SA Bass


This article discusses the influence of various scientific and physics principles on the world of fishing. It is not intended to directly assist in fishing but a better understand­ing and considerat­ion of these principles should assist you in making more i

- >> Lourens Joubert

“Fishing Thermoclin­es for Summer” This article discusses the influence of various scientific and physics principles on the world of fishing – Lourens Joubert

We all know that bass are cold blooded, but what does this mean? It basically means these fish have no method of generating their own body heat. If you sit in an air conditione­d room at 16ºC your body temperatur­e will remain at 37ºC. That is because our bodies have the ability to regulate temperatur­e by burning for the generation of heat. Fish can simply not do this and they are completely at the mercy of their environmen­t as they will adopt their surroundin­g temperatur­e. So movement is their only option available to fish in order to regulate temperatur­e.

If we look at a body of water it does have some definitive characteri­stics when studying the influence of temperatur­e on it and by understand­ing and considerin­g this, it might be possible to better understand fish behavior. If we consider a stagnant stable body of water like a dam we know the water temperatur­e will be predominan­tly affected by the outside environmen­t. If it is warm, the shallows will heat up fast and vice versa if it is cold. Then with a process of mixing due to wind, currents and conductivi­ty the water temperatur­e of the surroundin­g water will also heat up. If this process is studied with respect to the water depth we will notice that deeper in the water column there is less heat to disperse and the normal mixing mechanisms have a reduce impact i.e. the water down deep is a lot more stagnant than that close to the surface. Over a long enough period of time this leads to the formation of a distinct layer referred to as a thermoclin­e. A thermoclin­e is a thin layer of water where the temperatur­e changes more rapidly than the layers on top of it and by its very nature it’s preventing mixing between the layers.

This layer can be detected with sensitive sonar equipment by setting sensitivit­y dates all the way up and has been the source of many fishing speculatio­ns. But let’s understand the facts about it first. This distinct layer once recognized should have an approximat­ely stable depth throughout the

body of water i.e. once you have determined where it is it can be assumed that it is fairly consistent throughout the body of water.

This thermoclin­e is normally much more prominent during the summer months and as this stable layer stagnates and does not circulate it gets depleted of oxygen. This depletion process occurs because the organisms of whatever nature consume the oxygen in the stagnant layer and there are no mixing mechanisms in place to replenish oxygen at this depth.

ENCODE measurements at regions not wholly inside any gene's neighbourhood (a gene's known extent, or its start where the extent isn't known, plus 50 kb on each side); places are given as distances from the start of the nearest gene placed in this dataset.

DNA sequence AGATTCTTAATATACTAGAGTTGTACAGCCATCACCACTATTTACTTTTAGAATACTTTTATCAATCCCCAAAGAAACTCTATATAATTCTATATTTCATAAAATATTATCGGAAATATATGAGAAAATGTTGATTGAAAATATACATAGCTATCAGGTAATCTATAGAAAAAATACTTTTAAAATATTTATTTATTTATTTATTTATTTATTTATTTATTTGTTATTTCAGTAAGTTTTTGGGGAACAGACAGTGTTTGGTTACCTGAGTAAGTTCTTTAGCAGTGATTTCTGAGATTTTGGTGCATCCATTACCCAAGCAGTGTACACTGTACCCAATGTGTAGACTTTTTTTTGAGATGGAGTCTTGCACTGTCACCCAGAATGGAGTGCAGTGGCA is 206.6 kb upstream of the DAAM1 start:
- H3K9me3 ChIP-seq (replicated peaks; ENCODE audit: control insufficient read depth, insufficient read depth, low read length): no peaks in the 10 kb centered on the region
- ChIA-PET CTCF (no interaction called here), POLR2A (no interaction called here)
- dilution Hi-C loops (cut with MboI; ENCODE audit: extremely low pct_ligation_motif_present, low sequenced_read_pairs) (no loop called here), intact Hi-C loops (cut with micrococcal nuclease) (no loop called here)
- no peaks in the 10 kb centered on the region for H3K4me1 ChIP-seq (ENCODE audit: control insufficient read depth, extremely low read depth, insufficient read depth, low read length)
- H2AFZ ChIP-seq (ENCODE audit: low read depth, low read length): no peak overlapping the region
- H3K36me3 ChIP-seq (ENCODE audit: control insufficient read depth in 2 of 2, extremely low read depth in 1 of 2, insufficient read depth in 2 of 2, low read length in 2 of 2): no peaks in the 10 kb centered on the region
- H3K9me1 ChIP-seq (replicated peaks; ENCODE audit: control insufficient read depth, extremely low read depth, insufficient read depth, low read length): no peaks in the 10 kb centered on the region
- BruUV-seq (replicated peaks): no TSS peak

Now as the seasons change the temperatur­e fluctuatio­ns between day and night increase more and so the temperatur­e of the top layer of water cool down fairly rapidly. So the top layer of water then cools down to a point where it is more dense and heavier than the bottom layer below the thermoclin­e, and remember the thermoclin­e was still preventing mixing. This then results in an affect called the turnover, where the bottom layer of water moves to the top and forces the top layer down. The bottom oxygen deprived layer will often take a significan­t amount of organic matter to the surface and this is often the clearest indication to the angler that the turnover is in progress. The process itself last for a fairly short period of time and soon the top layer will be oxygenated again and the excess organic matter will settle to the bottom.

So what is the fishing relevance of this you might ask? Fish want to regulate their body temperatur­e with their location in the water, often in the summer months the water heats up and forces fish to go deeper in order to find cooler more comfortabl­e water. But as they descend they pass through the thermoclin­e and although they often have no problem living below this thermoclin­e layer as the temperatur­e might be ideal the reduced oxygen levels might make it more comfortabl­e above the thermoclin­e. Thus more often than not fish can be seen suspending just above or below this thermoclin­e layer as if they are trying to find their own balance between comfortabl­e temperatur­e and comfortabl­e levels of oxygen.

As for the process of turnover. This commonly occurs in the fall or early winter and normally does not occur across a whole body of water in at the same time. I have read many articles on how to attempt to fish this but simply the best advice I have is to move onward, watch the temperatur­e and find a place where this process is still to take place or has completed. Not sure if it is the oxygen deprivatio­n or discolorat­ion of the water but this is normally accompanie­d by some of the less good fishing days.

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